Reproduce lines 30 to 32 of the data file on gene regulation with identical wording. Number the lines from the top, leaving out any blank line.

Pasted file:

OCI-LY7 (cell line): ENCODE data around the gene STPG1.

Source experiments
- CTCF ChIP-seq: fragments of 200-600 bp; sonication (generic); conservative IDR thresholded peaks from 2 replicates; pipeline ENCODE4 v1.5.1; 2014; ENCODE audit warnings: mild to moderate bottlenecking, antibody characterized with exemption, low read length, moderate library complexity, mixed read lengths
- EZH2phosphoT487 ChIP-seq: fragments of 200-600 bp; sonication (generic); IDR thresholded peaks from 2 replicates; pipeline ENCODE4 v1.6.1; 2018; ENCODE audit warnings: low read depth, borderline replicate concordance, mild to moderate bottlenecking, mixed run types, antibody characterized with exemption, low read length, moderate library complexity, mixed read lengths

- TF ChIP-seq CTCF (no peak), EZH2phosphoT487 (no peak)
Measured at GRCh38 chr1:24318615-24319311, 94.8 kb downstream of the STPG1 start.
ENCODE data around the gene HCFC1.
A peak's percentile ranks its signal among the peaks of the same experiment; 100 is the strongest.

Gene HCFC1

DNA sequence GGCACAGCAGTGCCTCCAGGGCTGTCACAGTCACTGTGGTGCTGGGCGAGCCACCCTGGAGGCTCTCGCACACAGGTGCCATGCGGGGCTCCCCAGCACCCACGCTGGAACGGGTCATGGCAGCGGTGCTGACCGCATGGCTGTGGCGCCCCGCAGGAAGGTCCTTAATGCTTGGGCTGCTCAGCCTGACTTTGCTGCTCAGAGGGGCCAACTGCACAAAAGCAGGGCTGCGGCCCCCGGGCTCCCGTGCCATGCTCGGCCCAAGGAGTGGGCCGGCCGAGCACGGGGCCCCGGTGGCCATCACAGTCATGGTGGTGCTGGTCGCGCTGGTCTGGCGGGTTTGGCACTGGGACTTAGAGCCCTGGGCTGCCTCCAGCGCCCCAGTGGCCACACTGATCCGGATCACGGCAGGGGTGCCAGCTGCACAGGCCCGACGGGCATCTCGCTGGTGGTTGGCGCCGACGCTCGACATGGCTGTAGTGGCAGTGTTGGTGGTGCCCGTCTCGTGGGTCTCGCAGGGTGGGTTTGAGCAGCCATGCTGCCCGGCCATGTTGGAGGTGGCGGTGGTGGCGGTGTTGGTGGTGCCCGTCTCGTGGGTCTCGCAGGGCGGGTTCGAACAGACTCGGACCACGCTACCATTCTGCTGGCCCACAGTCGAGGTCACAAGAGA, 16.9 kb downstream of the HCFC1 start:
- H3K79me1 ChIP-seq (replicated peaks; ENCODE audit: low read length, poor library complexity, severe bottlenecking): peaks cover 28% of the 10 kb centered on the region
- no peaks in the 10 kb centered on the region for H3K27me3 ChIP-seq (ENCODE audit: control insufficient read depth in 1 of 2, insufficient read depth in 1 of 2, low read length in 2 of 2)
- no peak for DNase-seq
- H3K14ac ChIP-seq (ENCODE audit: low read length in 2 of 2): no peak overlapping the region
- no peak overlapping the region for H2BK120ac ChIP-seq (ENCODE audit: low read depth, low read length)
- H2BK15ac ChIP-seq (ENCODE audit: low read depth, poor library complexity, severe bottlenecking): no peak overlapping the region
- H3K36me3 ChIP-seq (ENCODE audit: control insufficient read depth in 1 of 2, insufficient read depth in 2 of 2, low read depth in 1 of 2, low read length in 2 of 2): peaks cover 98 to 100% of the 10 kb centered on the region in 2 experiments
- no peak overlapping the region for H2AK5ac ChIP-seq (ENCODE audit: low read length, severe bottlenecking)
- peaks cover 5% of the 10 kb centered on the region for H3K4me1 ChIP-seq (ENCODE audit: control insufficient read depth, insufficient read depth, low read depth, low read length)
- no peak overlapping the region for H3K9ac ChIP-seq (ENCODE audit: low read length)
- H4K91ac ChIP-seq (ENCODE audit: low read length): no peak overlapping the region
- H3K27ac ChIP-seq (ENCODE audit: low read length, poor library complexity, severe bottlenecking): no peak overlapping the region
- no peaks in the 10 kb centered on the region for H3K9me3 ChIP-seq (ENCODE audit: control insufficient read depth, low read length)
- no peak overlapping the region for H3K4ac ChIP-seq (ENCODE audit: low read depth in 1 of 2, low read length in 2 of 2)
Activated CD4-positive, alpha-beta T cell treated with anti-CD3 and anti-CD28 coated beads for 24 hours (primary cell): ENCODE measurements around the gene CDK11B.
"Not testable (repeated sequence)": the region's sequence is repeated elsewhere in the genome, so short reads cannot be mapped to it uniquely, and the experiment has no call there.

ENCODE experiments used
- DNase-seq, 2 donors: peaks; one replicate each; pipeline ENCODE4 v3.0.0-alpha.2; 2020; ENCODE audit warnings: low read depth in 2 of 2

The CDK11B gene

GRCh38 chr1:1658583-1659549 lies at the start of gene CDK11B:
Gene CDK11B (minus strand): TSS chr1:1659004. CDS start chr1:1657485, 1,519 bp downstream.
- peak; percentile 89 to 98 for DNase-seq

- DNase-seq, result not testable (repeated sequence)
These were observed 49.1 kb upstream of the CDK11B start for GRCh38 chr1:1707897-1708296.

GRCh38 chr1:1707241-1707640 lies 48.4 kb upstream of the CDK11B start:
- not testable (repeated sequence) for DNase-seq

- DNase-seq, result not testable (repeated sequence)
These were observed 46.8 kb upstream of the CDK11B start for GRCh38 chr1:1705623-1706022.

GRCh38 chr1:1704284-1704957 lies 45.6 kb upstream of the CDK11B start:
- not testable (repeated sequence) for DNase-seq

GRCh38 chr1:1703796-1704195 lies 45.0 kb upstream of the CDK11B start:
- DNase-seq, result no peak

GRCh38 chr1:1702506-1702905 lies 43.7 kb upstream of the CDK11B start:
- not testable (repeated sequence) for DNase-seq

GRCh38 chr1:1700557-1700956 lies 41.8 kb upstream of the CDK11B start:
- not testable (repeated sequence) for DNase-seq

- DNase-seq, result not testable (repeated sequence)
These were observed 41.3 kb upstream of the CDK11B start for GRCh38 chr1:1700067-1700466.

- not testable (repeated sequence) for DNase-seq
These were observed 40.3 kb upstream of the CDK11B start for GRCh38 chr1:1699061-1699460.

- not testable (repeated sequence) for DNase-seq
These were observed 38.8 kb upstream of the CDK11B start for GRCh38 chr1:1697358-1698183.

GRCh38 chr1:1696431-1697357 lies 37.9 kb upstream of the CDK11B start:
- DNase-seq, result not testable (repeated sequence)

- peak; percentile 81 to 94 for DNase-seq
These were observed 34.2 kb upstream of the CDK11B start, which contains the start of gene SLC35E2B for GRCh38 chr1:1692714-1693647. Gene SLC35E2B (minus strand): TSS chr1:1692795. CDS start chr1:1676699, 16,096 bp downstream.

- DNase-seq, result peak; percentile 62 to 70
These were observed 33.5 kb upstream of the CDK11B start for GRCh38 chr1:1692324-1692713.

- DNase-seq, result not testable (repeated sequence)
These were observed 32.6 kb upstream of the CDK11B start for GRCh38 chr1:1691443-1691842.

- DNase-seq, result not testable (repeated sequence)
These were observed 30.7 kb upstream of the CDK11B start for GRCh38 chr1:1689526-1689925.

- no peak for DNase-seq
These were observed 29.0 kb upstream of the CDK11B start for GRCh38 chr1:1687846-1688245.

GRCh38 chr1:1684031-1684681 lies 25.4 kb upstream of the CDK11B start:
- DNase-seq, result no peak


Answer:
GRCh38 chr1:1658583-1659549 lies at the start of gene CDK11B:
Gene CDK11B (minus strand): TSS chr1:1659004. CDS start chr1:1657485, 1,519 bp downstream.
- peak; percentile 89 to 98 for DNase-seq